Photo: Vermont Bad BumpersIn Search of Eastern Skiing
Sunday, January 22. Loon Mountain, NH

Saturday night's forecast called for additional snow, but Sunday morning broke with only a dusting upon the car. Our choices were limited: 40 miles or more for low altitude Attitash -- where we had seen rain at the base lodge the day before; 50 or so miles south to Waterville Valley, or about 20 miles to Loon.

Not a lot of choices. Cannon was closed. Waterville seemed too far away in the wrong direction. Attitash sounded promising, but did nothing to stir my soul. Wildcat had reopened, and they claimed it was dumping. But they also claimed it was going to continue dumping all day, so we decided to stick to the plan and save it for Monday.

Loon was close by and cheap. $23 lift tickets, since they had limited skiing. It was a Loony day.

And limited was the word. We'll call it a training day. At least it wasn't raining. Or maybe it was, and I just didn't care anymore. And it was challenging, since the snow was wet and heavy and not too forgiving. So what if it was only 400 foot of vertical and ballroom flat slopes: the Doctor and I wore smiles on our faces. We were skiing, we weren't spending a lot of money, and they had a train.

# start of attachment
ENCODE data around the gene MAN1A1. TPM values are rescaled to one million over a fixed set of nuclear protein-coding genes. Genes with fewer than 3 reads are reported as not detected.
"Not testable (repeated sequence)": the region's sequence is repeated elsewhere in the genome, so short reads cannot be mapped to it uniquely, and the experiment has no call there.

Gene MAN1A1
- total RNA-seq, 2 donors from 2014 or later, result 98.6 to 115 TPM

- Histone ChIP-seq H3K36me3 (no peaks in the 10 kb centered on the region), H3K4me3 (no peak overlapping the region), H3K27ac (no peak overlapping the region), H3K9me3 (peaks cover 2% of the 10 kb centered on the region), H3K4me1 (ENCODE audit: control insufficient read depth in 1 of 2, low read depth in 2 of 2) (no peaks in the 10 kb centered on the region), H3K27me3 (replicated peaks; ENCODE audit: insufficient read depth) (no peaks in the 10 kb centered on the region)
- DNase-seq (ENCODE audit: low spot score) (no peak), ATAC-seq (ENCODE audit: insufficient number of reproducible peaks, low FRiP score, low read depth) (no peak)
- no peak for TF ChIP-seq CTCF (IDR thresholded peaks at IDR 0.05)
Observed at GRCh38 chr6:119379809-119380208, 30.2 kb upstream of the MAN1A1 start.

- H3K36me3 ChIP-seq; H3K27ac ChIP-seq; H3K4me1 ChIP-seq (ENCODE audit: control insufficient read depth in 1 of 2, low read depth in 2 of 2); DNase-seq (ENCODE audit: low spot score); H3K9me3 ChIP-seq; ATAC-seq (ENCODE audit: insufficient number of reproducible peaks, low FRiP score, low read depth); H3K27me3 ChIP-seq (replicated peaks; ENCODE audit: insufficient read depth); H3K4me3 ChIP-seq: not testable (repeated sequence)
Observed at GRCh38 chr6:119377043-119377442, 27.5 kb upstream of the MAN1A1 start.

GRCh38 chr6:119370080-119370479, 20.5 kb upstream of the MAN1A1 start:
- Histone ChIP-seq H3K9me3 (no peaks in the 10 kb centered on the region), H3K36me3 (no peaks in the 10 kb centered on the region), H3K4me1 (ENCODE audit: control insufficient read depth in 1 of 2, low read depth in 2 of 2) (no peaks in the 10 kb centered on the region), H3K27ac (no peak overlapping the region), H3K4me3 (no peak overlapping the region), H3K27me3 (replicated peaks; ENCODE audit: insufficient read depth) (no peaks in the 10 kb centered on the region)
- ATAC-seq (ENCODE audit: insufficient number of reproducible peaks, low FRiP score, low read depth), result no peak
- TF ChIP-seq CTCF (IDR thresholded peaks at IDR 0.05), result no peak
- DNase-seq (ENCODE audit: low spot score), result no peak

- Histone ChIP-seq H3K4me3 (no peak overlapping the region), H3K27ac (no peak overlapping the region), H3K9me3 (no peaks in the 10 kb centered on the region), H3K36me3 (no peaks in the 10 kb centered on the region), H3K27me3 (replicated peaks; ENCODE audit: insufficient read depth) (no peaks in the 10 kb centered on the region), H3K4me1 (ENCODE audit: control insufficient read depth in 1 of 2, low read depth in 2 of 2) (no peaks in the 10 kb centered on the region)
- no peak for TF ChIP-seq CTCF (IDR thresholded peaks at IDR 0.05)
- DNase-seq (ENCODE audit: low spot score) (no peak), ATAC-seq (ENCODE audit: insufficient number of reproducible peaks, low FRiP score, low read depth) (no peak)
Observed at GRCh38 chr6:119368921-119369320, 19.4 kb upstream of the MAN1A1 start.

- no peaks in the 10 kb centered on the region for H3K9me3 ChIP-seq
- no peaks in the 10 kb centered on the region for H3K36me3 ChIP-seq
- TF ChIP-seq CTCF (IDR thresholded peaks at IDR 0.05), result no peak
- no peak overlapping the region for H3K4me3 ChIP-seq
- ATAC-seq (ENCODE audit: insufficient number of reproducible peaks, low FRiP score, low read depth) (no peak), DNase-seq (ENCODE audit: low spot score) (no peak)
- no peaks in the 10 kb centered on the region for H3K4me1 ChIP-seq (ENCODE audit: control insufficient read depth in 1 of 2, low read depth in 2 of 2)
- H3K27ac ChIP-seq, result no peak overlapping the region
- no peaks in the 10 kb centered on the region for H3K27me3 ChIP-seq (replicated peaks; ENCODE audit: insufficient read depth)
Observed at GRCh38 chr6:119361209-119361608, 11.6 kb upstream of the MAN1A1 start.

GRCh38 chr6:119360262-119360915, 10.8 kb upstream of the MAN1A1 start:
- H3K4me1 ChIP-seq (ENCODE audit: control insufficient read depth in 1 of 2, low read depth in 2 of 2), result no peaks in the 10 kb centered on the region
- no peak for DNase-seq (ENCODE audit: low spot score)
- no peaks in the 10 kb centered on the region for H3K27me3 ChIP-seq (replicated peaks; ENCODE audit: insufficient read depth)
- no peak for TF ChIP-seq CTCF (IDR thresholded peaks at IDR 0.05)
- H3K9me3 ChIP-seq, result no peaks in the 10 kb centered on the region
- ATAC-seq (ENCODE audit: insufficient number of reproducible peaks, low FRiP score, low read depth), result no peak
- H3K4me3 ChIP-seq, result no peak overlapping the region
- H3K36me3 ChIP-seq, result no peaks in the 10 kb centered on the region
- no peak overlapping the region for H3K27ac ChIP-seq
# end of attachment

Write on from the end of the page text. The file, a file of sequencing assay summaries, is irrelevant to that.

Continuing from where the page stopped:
The train was indeed the coolest thing about the mountain, at least on this Sunday. Old narrow gauge logging train, runs forward from the Octagon base lodge to the Gov. Adams base lodge, and backwards from the Gov. Adams base lodge to the Octagon base lodge. Eats maple wood and belches steam.

Every time I heard its lonesome whistle blow, I started to giggle. Thought I was at Disneyland.

Ended the day with a couple of brews in the Babe Pub while watching Kyle Rasmussen win a world cup downhill on the tube. Next best thing to really skiing is watching it on TV.

Home again to our tiny motel room in Franconia Notch and a fine but lonely salmon dinner at a local restaurant. As far as we could tell, we were the only tourists in the notch. As we munched on our fish, we actually saw snowflakes out the window. Maybe there was hope for tomorrow...

Copyright 1995.

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Wesley Alan Wright (email 8/31/95